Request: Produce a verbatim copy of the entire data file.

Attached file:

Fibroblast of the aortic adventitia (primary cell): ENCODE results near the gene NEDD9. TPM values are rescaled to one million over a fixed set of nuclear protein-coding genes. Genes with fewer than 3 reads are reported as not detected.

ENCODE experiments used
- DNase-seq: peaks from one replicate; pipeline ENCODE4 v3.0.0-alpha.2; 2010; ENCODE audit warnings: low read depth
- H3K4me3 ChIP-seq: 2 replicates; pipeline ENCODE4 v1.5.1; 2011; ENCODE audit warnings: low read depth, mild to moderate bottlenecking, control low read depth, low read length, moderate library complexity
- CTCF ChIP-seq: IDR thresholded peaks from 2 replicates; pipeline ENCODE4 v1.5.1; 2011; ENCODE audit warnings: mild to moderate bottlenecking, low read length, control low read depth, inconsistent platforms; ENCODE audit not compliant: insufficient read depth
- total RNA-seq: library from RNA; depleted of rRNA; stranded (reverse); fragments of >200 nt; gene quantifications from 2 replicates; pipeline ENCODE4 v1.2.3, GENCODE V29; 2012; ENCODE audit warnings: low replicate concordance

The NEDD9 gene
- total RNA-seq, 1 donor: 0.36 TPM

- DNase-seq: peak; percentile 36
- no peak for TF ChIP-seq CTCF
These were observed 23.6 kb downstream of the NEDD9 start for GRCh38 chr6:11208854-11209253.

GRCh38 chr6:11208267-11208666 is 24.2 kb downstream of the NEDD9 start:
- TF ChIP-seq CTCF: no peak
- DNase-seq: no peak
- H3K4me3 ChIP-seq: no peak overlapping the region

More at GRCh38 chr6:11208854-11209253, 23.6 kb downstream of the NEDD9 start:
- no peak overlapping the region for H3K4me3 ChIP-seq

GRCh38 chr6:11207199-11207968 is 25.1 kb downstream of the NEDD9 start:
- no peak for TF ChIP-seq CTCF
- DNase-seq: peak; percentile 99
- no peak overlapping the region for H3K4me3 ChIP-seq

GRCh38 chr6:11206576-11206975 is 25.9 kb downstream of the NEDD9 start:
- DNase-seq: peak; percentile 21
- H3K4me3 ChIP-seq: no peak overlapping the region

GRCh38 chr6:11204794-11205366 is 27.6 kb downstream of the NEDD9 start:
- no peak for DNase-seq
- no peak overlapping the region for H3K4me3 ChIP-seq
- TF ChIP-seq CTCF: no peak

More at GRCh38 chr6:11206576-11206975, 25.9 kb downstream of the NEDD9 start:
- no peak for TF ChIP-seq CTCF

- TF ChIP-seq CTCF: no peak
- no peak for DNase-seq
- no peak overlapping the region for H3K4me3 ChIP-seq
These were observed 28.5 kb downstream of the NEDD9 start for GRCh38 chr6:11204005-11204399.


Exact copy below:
Fibroblast of the aortic adventitia (primary cell): ENCODE results near the gene NEDD9. TPM values are rescaled to one million over a fixed set of nuclear protein-coding genes. Genes with fewer than 3 reads are reported as not detected.

ENCODE experiments used
- DNase-seq: peaks from one replicate; pipeline ENCODE4 v3.0.0-alpha.2; 2010; ENCODE audit warnings: low read depth
- H3K4me3 ChIP-seq: 2 replicates; pipeline ENCODE4 v1.5.1; 2011; ENCODE audit warnings: low read depth, mild to moderate bottlenecking, control low read depth, low read length, moderate library complexity
- CTCF ChIP-seq: IDR thresholded peaks from 2 replicates; pipeline ENCODE4 v1.5.1; 2011; ENCODE audit warnings: mild to moderate bottlenecking, low read length, control low read depth, inconsistent platforms; ENCODE audit not compliant: insufficient read depth
- total RNA-seq: library from RNA; depleted of rRNA; stranded (reverse); fragments of >200 nt; gene quantifications from 2 replicates; pipeline ENCODE4 v1.2.3, GENCODE V29; 2012; ENCODE audit warnings: low replicate concordance

The NEDD9 gene
- total RNA-seq, 1 donor: 0.36 TPM

- DNase-seq: peak; percentile 36
- no peak for TF ChIP-seq CTCF
These were observed 23.6 kb downstream of the NEDD9 start for GRCh38 chr6:11208854-11209253.

GRCh38 chr6:11208267-11208666 is 24.2 kb downstream of the NEDD9 start:
- TF ChIP-seq CTCF: no peak
- DNase-seq: no peak
- H3K4me3 ChIP-seq: no peak overlapping the region

More at GRCh38 chr6:11208854-11209253, 23.6 kb downstream of the NEDD9 start:
- no peak overlapping the region for H3K4me3 ChIP-seq

GRCh38 chr6:11207199-11207968 is 25.1 kb downstream of the NEDD9 start:
- no peak for TF ChIP-seq CTCF
- DNase-seq: peak; percentile 99
- no peak overlapping the region for H3K4me3 ChIP-seq

GRCh38 chr6:11206576-11206975 is 25.9 kb downstream of the NEDD9 start:
- DNase-seq: peak; percentile 21
- H3K4me3 ChIP-seq: no peak overlapping the region

GRCh38 chr6:11204794-11205366 is 27.6 kb downstream of the NEDD9 start:
- no peak for DNase-seq
- no peak overlapping the region for H3K4me3 ChIP-seq
- TF ChIP-seq CTCF: no peak

More at GRCh38 chr6:11206576-11206975, 25.9 kb downstream of the NEDD9 start:
- no peak for TF ChIP-seq CTCF

- TF ChIP-seq CTCF: no peak
- no peak for DNase-seq
- no peak overlapping the region for H3K4me3 ChIP-seq
These were observed 28.5 kb downstream of the NEDD9 start for GRCh38 chr6:11204005-11204399.